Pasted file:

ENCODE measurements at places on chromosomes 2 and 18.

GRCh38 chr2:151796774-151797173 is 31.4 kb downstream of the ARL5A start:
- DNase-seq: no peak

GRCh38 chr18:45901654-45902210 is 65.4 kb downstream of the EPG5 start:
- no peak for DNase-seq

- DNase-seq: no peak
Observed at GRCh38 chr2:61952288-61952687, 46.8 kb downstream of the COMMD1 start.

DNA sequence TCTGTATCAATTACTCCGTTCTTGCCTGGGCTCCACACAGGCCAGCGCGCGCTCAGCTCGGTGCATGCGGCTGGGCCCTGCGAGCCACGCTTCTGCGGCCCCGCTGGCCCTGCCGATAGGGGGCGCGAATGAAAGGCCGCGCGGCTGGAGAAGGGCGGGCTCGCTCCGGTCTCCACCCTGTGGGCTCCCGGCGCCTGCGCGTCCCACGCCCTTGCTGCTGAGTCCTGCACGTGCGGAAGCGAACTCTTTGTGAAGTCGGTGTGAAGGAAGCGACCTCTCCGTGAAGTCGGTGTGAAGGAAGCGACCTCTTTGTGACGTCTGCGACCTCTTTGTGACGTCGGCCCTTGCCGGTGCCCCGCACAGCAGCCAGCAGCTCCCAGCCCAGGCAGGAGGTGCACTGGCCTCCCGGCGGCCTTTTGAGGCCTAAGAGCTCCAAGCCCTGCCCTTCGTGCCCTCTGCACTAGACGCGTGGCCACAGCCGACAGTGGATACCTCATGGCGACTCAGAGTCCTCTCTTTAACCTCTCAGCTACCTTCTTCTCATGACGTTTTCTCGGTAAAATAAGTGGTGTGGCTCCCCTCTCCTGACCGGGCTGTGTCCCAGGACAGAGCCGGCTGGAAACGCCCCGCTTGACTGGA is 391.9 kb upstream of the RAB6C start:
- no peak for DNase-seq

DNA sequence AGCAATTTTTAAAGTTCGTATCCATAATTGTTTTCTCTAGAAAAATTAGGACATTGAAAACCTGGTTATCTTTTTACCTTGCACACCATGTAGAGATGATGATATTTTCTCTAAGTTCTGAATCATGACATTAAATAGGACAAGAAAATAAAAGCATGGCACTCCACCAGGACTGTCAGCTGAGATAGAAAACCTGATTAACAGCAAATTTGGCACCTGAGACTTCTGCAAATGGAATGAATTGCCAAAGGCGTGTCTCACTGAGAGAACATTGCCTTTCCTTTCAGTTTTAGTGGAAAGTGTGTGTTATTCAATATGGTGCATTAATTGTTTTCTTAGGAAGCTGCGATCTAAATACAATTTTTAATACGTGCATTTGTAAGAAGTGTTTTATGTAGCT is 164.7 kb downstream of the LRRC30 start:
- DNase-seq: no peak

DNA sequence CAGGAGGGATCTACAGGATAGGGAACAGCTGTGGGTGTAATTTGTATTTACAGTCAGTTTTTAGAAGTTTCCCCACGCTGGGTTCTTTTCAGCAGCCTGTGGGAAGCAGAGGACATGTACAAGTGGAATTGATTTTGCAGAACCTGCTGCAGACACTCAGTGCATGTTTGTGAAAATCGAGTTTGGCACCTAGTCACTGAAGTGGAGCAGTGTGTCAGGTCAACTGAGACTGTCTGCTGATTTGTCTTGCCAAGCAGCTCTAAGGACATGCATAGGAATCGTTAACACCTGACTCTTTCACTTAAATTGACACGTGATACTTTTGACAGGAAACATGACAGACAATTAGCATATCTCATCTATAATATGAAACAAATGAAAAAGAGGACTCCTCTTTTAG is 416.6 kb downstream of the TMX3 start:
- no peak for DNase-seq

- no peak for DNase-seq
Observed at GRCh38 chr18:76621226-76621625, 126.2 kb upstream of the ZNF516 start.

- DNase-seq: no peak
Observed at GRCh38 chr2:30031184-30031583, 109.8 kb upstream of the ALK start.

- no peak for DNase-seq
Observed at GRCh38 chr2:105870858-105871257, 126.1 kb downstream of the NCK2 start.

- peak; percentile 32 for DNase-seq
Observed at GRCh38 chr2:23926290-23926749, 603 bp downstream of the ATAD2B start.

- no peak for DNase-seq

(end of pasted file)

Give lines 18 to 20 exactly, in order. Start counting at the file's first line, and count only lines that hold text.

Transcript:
- no peak for DNase-seq
Observed at GRCh38 chr2:105870858-105871257, 126.1 kb downstream of the NCK2 start.

- peak; percentile 32 for DNase-seq